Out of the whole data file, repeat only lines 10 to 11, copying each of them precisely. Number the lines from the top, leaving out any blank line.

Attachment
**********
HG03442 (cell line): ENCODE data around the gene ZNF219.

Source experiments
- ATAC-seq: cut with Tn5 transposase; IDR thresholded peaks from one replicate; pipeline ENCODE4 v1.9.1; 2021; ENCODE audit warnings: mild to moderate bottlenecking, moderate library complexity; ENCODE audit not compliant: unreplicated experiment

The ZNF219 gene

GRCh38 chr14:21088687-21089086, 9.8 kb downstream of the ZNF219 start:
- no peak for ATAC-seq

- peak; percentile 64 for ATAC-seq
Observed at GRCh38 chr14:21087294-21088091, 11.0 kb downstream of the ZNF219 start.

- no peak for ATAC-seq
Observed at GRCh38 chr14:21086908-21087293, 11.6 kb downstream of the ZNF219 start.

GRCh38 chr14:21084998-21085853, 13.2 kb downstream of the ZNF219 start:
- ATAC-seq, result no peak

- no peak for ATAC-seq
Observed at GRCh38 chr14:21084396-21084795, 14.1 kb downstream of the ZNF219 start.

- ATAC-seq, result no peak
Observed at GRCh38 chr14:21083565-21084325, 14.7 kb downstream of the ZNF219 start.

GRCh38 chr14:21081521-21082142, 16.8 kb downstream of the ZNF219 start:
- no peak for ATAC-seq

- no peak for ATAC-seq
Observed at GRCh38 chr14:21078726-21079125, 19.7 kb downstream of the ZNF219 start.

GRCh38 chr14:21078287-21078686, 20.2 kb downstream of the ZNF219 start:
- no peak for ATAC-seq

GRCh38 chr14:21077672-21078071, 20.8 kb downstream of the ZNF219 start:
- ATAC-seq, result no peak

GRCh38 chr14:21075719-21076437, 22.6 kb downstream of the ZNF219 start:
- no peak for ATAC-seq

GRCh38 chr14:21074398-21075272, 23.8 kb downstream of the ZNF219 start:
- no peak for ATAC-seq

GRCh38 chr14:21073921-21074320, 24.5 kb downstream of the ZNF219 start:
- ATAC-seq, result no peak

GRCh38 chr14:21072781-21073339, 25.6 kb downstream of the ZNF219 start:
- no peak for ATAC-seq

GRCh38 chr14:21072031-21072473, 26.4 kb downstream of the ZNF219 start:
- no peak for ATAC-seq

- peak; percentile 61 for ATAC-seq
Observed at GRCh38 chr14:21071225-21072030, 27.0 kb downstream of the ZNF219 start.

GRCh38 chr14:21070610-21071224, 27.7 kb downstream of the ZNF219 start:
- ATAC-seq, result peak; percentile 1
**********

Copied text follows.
Observed at GRCh38 chr14:21086908-21087293, 11.6 kb downstream of the ZNF219 start.

GRCh38 chr14:21084998-21085853, 13.2 kb downstream of the ZNF219 start: